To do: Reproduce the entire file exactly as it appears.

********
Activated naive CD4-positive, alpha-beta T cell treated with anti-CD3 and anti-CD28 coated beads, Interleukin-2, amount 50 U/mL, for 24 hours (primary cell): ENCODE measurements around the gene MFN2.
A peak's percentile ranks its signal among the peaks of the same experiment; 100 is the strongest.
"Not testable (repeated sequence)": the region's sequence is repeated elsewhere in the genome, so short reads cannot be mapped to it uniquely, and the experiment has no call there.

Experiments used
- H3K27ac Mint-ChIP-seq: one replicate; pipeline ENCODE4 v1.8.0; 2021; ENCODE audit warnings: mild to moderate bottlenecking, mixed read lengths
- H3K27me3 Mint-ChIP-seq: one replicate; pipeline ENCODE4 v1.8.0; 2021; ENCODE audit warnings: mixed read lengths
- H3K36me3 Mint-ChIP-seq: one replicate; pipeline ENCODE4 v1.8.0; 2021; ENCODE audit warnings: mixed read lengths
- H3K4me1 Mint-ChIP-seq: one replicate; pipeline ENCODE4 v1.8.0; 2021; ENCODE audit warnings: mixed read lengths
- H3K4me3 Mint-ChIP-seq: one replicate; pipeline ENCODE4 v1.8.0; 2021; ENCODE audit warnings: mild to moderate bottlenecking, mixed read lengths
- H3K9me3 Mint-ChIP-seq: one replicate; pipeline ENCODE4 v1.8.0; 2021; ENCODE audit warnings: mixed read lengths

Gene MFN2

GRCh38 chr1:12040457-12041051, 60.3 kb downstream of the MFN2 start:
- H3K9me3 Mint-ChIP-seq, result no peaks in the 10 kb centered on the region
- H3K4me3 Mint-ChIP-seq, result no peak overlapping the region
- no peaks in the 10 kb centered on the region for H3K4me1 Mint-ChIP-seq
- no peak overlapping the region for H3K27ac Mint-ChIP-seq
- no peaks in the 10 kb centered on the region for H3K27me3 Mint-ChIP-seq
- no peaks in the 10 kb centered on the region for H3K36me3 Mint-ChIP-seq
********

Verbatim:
Activated naive CD4-positive, alpha-beta T cell treated with anti-CD3 and anti-CD28 coated beads, Interleukin-2, amount 50 U/mL, for 24 hours (primary cell): ENCODE measurements around the gene MFN2.
A peak's percentile ranks its signal among the peaks of the same experiment; 100 is the strongest.
"Not testable (repeated sequence)": the region's sequence is repeated elsewhere in the genome, so short reads cannot be mapped to it uniquely, and the experiment has no call there.

Experiments used
- H3K27ac Mint-ChIP-seq: one replicate; pipeline ENCODE4 v1.8.0; 2021; ENCODE audit warnings: mild to moderate bottlenecking, mixed read lengths
- H3K27me3 Mint-ChIP-seq: one replicate; pipeline ENCODE4 v1.8.0; 2021; ENCODE audit warnings: mixed read lengths
- H3K36me3 Mint-ChIP-seq: one replicate; pipeline ENCODE4 v1.8.0; 2021; ENCODE audit warnings: mixed read lengths
- H3K4me1 Mint-ChIP-seq: one replicate; pipeline ENCODE4 v1.8.0; 2021; ENCODE audit warnings: mixed read lengths
- H3K4me3 Mint-ChIP-seq: one replicate; pipeline ENCODE4 v1.8.0; 2021; ENCODE audit warnings: mild to moderate bottlenecking, mixed read lengths
- H3K9me3 Mint-ChIP-seq: one replicate; pipeline ENCODE4 v1.8.0; 2021; ENCODE audit warnings: mixed read lengths

Gene MFN2

GRCh38 chr1:12040457-12041051, 60.3 kb downstream of the MFN2 start:
- H3K9me3 Mint-ChIP-seq, result no peaks in the 10 kb centered on the region
- H3K4me3 Mint-ChIP-seq, result no peak overlapping the region
- no peaks in the 10 kb centered on the region for H3K4me1 Mint-ChIP-seq
- no peak overlapping the region for H3K27ac Mint-ChIP-seq
- no peaks in the 10 kb centered on the region for H3K27me3 Mint-ChIP-seq
- no peaks in the 10 kb centered on the region for H3K36me3 Mint-ChIP-seq